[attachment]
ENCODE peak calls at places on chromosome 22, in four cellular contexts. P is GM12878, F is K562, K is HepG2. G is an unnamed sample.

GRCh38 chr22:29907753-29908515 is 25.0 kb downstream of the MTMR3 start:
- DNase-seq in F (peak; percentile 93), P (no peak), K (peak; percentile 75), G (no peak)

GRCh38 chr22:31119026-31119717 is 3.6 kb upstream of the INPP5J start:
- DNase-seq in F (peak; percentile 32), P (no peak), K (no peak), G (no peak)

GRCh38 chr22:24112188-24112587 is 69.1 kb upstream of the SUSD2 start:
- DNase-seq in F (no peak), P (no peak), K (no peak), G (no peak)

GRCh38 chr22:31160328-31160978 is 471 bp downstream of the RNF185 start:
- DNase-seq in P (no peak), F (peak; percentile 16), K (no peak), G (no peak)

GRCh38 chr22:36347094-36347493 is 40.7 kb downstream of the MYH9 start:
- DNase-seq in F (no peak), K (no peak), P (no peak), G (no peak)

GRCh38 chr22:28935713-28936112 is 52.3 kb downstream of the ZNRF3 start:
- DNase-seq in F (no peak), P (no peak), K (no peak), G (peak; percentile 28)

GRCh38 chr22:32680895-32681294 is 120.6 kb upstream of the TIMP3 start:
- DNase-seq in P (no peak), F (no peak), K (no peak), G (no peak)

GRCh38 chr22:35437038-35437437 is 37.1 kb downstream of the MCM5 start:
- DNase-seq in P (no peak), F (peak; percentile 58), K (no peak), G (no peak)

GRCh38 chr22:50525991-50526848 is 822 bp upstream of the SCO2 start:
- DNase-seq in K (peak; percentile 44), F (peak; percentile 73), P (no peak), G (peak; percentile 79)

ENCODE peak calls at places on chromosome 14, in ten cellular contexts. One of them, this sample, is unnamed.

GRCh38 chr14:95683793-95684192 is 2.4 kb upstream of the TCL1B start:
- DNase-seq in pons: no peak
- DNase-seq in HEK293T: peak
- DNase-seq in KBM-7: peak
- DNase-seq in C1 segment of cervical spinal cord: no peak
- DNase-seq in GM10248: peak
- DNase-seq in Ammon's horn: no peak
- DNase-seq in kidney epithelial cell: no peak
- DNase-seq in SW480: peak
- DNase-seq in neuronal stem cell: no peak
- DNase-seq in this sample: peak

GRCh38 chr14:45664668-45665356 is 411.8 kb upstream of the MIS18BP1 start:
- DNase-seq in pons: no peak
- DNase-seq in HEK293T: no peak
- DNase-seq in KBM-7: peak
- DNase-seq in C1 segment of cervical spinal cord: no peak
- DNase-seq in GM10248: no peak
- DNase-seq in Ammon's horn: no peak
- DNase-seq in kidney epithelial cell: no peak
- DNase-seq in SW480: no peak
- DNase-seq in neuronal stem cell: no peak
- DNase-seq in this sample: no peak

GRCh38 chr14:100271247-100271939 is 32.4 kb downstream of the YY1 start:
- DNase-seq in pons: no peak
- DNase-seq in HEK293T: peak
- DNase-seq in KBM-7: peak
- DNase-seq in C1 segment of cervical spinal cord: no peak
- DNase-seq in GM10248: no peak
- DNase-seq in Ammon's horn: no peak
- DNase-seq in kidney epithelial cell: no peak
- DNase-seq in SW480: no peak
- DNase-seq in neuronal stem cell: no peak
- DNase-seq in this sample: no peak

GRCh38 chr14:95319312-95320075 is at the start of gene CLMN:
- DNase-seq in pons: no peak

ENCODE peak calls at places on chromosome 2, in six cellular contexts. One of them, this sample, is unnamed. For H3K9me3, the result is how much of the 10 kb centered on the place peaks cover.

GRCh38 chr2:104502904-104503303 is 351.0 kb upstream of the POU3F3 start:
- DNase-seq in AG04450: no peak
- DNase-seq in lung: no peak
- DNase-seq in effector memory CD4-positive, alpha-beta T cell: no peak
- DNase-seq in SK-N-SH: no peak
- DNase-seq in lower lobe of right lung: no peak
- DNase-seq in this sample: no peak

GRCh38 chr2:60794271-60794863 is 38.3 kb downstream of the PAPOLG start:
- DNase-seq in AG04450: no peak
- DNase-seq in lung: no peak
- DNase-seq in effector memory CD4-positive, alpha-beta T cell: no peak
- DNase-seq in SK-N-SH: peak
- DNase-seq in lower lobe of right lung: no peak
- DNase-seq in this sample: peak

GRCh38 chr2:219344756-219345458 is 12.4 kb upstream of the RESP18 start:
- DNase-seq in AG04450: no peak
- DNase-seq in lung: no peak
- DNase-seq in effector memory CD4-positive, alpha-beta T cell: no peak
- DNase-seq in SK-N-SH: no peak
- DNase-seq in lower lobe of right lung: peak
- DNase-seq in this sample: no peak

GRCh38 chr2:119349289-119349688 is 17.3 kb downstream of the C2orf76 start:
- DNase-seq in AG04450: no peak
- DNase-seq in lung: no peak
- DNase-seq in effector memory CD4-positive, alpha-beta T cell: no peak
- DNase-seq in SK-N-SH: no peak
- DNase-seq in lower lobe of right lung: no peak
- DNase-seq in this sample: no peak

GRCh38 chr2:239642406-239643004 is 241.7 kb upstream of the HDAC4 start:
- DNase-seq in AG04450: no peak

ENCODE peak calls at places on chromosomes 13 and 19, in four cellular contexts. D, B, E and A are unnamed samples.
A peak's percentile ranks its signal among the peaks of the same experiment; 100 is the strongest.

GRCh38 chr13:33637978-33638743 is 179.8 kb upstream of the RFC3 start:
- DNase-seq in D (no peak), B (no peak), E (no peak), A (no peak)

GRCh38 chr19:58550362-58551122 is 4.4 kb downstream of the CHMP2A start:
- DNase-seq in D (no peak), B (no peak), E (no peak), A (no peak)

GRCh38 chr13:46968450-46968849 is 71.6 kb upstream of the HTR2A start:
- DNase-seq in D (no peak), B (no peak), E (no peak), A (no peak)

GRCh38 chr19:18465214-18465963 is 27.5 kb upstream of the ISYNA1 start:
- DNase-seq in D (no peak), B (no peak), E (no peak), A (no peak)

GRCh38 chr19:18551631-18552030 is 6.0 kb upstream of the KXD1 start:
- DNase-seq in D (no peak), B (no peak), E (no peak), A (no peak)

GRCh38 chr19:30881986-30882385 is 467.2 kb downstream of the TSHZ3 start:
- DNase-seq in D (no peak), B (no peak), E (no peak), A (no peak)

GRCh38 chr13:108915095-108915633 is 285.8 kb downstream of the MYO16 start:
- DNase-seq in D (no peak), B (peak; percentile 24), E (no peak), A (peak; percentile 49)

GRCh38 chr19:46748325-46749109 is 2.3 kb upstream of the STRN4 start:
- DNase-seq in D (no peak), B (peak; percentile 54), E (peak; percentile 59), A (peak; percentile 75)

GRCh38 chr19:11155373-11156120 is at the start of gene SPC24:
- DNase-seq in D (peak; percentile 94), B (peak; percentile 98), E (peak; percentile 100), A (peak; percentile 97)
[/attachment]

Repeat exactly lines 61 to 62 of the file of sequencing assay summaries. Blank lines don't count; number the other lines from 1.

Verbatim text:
- DNase-seq in SK-N-SH: no peak
- DNase-seq in lower lobe of right lung: no peak